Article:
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Département Microbiologie

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  • Vendredi 28 février 11:30-12:30 - Daisuke NAKANE - Gakushuin University, Dpt of Physics, Japan

    How bacteria move ? Pulling, crawling, and drilling

    Résumé : Many bacteria swim freely in a fluid with a rotation of flagella filament. On the other hand, some tiny organisms also develop several varieties of cell motility without flagella. These mysterious movements are widespread in bacteria, and have been very attractive to many researchers for long time. But it had remained unclear how bacteria move without flagella, and what is the machinery for cell propulsion. Recent advance on the visualization techniques of optical microscopy provides us dynamic behaviors of molecular machineries at a single cellular level in detail, and the current understanding of this field have dramatically jumped in the last 10-20 years. In this seminar, I would like to introduce our recent study about a surprising new world of biological movements in the smallest life forms such as Spider-man like motion by the repeated cycles of extension and retraction, a caterpillar like motion by the surface flow along cell membrane, and a corkscrew like motion by mechanical drilling in high viscous environments.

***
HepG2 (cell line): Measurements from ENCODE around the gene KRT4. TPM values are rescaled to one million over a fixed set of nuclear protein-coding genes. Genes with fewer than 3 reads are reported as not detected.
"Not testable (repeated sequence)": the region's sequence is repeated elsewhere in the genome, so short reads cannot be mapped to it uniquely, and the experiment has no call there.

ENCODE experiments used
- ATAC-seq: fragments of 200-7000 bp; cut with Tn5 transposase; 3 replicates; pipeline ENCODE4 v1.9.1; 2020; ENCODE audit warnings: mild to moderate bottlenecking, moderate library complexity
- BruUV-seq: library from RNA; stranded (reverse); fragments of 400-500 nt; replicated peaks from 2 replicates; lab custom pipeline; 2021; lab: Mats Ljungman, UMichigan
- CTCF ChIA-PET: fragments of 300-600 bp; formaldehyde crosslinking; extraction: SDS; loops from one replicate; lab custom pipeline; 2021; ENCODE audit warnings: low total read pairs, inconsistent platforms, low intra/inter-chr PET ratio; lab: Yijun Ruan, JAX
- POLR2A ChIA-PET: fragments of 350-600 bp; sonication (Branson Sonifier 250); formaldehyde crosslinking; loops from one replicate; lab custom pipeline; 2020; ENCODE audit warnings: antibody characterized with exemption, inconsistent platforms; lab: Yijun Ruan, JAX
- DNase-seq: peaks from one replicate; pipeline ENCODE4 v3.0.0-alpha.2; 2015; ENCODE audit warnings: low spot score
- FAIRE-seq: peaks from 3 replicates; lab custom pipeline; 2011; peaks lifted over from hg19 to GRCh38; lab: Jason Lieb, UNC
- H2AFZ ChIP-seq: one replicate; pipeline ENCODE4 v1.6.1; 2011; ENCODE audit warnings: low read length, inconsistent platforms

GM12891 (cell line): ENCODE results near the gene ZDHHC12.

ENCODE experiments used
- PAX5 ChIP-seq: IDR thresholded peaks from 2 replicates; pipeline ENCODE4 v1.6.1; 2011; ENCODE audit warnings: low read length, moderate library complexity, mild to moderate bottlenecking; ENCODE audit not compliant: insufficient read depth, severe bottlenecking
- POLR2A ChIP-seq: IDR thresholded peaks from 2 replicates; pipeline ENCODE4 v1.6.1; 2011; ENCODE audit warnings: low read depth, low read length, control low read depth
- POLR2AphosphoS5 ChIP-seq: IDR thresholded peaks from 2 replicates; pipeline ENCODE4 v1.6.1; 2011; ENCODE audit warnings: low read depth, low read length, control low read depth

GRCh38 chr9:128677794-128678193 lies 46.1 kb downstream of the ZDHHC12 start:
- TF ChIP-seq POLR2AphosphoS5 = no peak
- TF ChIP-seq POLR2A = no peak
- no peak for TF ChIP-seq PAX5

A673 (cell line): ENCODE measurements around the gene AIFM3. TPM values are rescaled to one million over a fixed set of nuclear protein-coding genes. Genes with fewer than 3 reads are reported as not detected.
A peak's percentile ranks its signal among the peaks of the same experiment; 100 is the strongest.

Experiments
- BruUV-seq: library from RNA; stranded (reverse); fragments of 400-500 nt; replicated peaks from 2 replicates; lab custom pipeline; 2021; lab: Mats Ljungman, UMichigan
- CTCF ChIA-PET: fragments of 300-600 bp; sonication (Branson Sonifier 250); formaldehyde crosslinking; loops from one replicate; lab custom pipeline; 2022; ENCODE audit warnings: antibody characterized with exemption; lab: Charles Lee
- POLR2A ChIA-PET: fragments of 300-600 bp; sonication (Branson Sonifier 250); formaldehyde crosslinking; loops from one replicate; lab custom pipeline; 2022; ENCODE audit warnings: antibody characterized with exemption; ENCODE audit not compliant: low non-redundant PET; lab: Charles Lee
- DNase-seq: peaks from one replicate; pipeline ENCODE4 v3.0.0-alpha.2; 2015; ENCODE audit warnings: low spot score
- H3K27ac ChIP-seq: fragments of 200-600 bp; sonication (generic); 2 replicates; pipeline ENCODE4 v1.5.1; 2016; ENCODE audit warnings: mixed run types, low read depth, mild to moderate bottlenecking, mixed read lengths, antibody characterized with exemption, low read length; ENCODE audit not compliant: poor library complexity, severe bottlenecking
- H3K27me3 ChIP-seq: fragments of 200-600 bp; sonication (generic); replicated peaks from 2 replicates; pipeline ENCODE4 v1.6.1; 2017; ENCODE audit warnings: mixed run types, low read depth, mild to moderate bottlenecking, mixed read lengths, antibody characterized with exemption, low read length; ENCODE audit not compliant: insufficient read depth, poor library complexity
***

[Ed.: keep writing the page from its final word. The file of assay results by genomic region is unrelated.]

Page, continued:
References :
    - Nakane & Miyata (2007) PNAS 104 : 19518-23
    - Nakane et al. (2013) PNAS 110 : 11145-50
    - Kinosita, Nakane et al. (2014) PNAS 111 : 8601-6
    - Nakane & Nishizaka (2017) PNAS 114 : 6593-98

    Lieu : Bibliothèque - Bâtiment 34, Campus de Gif-sur-Yvette

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